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November 26, 2014

Ar-Raqqah Museum in Syria continues to Suffer

Yesterday a report came in from the Syrian Arabic Republic - Ministry of Culture's Directorate General of Antiquities and Museums (DGAM) that a bomb dropped in Raqqa (ar-Raqqa, ar-Raqqah, Raqqa, Rakka), Syria near Arafat Square has done structural damage to the main facades of the Ar-Raqqah Museum as well as damage to the doors, shutters and windows.  To outline the damages we have included photos of the museum prior to and after this bomb strike.

This only adds insult to the already identified injury.  Previously DGAM reported that in Spring 2012 an armed group called Ahar al Sham had moved 527 artefacts under the pretext of protecting them. 

Then in June 2013 robbers seized an additional six containers that had been previously stored in the Raqqa Museum’s warehouse.  Through cooperation and negotiations with members of the local community three of these boxes were later identified in Tabaqa under the control of a group called “Cham free people”.  While the found boxes contained 104 artifacts ARCA hasn't been able to ascertain which pieces from the inventory were recovered.

A report of the archaeological heritage in Syria during the crisis from 2011 through early 2013 written by Professor Dr Maamoun Abdulkarim, General Director of Syria's Ministry of Culture can be read here. The 2013 report is available here.

The Museum of Raqqa was founded in 1981 and has been primarily dedicated to the preservation and exhibition of cultural heritage gathered from excavation research from the Ar-Raqqah province.  Its collection includes objects from Tell Bi’a, Tell Munbaqa, Tell Sabi Abyad, and Tell Chuera, and includes artefacts that date from Roman and Byzantine eras as well as objects from the Islamic period (the epoch of Haroun al-Rachid) and from the period of more recent Bedouin domination.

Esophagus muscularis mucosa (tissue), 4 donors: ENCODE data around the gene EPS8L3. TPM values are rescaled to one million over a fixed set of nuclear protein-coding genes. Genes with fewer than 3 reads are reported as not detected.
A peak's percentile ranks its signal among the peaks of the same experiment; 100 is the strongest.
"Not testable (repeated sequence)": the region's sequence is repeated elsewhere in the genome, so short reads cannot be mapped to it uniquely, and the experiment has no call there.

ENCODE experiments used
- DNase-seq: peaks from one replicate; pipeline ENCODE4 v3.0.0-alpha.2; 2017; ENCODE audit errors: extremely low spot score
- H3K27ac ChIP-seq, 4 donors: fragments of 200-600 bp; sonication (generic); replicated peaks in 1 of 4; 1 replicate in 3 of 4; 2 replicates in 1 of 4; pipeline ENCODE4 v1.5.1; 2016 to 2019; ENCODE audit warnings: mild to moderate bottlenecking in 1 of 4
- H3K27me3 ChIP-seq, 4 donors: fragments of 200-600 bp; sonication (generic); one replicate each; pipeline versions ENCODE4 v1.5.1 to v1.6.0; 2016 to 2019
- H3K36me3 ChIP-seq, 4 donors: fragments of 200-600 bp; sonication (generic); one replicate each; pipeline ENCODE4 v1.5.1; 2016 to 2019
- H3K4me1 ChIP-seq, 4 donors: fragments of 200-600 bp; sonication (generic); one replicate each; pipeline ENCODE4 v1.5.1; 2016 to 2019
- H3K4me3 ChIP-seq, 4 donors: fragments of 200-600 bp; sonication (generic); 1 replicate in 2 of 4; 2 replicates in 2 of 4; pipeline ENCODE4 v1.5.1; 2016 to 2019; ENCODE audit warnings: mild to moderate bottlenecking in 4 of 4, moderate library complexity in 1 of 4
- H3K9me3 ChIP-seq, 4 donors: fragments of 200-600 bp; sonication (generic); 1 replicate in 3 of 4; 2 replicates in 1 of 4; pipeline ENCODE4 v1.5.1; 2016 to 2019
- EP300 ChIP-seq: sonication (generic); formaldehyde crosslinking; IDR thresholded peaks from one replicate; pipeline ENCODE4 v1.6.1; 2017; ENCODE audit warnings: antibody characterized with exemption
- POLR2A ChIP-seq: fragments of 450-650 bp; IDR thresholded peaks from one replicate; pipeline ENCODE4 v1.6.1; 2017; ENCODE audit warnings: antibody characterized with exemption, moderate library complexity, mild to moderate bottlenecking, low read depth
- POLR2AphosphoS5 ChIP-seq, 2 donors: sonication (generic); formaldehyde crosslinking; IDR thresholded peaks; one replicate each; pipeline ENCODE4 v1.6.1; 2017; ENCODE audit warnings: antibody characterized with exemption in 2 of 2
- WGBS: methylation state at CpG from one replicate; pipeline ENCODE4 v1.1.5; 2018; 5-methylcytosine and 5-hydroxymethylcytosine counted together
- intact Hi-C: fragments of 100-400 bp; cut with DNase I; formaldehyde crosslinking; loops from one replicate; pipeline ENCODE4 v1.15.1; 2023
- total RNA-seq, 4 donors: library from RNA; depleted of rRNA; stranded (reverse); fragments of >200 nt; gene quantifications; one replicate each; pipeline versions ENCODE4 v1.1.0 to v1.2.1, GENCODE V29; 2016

Situated in north-central Syria near to where the Balikh River joins the Euphrates the city of Raqqa once dominated the northwest corner of the heartland of the Islamic Empire precisely because it was a major stopover point for those traveling through the Syrian desert to other important cities in the region making it integral for commerce.  Because of this strategic location Raqqa has always been hotly contested throughout its lifespan, perhaps now more than ever.   L. Albertson, ARCA CEO


You might want to note that the only party to the conflict with air power capable of bombing the museum is the Assad Regime of which the Syrian Ministry of Culture is a part.

Oh, so the US is not flying any missions against Ar-Raqqa mr Tompa? It is reported that there was a US bombing raid on Monday 24th. Were there any buildings hit? Any civilian casualties then? Of course not, American bombs never hit civilians do they? At least according to your own news sources. Sources on the ground report something else though - but then what do they know, eh, Mr Tompa?

Do you think the money from the sale of all those sculptures from Palmyra (as you say, in Assadist hands, as was Apamea) went to buy those bombs you accuse them of using in this civil war? Or gas? Did any of your readers buy any of those antiquities? What "observations" does CPO offer them? I see none, just sniping.